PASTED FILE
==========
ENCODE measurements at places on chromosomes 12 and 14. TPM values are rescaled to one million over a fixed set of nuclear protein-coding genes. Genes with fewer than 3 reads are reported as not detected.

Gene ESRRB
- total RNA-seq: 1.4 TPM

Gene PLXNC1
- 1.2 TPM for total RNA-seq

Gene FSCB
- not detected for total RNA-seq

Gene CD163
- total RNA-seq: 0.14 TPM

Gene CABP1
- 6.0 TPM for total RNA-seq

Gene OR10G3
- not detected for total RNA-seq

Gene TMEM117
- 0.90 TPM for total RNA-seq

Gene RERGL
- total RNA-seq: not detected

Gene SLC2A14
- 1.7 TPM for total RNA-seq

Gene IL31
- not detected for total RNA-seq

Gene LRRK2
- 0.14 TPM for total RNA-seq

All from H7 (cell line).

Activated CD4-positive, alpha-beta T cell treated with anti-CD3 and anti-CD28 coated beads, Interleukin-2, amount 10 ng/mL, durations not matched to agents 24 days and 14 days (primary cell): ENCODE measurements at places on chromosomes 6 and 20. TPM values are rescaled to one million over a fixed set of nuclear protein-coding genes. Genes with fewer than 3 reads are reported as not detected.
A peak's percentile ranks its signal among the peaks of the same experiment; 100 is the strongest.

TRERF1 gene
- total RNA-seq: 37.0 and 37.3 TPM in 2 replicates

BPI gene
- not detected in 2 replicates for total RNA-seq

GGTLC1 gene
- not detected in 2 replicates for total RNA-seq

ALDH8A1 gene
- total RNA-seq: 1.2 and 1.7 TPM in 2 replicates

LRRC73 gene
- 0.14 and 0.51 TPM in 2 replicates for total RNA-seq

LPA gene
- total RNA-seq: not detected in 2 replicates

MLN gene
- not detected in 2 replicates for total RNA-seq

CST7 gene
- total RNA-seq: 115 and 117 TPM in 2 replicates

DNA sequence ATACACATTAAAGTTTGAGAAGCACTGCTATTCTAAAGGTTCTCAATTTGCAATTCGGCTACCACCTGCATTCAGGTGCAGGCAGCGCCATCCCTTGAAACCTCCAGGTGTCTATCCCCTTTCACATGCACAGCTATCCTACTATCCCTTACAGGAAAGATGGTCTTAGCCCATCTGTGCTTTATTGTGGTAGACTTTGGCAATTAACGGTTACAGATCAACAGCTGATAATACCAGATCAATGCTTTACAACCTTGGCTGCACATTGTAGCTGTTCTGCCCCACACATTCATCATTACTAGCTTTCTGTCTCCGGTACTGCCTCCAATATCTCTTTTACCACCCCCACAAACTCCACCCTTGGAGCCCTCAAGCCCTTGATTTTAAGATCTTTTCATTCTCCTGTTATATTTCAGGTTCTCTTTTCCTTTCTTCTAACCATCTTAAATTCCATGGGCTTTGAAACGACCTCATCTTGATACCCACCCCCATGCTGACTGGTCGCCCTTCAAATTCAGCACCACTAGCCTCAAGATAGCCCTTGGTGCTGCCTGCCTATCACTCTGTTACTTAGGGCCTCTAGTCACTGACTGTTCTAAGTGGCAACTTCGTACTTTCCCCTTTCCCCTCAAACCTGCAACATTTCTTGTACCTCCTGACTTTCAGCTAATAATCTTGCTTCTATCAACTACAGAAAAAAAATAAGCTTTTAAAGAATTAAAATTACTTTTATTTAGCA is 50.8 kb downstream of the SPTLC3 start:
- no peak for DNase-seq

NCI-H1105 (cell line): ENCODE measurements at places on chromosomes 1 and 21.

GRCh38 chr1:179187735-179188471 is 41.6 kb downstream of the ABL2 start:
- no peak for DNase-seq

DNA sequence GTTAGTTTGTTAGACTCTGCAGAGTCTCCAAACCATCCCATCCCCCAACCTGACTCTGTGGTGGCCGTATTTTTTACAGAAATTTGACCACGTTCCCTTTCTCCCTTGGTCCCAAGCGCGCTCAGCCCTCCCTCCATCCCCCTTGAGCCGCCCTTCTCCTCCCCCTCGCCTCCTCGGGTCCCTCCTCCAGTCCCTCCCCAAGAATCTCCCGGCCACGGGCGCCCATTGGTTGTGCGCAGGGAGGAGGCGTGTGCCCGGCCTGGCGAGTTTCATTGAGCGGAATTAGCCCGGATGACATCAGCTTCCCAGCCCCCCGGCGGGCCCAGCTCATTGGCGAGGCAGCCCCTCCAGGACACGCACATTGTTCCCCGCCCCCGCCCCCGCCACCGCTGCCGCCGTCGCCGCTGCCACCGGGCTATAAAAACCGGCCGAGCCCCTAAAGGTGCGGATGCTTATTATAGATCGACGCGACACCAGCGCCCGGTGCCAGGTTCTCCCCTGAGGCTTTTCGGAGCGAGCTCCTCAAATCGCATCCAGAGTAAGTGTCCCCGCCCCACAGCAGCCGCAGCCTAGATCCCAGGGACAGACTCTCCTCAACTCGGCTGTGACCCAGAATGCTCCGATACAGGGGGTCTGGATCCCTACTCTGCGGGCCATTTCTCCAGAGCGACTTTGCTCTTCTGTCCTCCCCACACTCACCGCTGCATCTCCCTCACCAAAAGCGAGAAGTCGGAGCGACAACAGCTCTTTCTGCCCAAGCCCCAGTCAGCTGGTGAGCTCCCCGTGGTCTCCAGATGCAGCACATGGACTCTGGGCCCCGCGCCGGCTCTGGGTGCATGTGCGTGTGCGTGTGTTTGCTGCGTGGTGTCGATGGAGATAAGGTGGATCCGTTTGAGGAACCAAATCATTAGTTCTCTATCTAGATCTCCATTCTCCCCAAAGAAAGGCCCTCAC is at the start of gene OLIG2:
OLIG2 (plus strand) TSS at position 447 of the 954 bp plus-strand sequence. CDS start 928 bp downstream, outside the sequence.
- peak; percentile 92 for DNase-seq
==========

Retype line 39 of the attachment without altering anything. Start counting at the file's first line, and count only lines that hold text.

MLN gene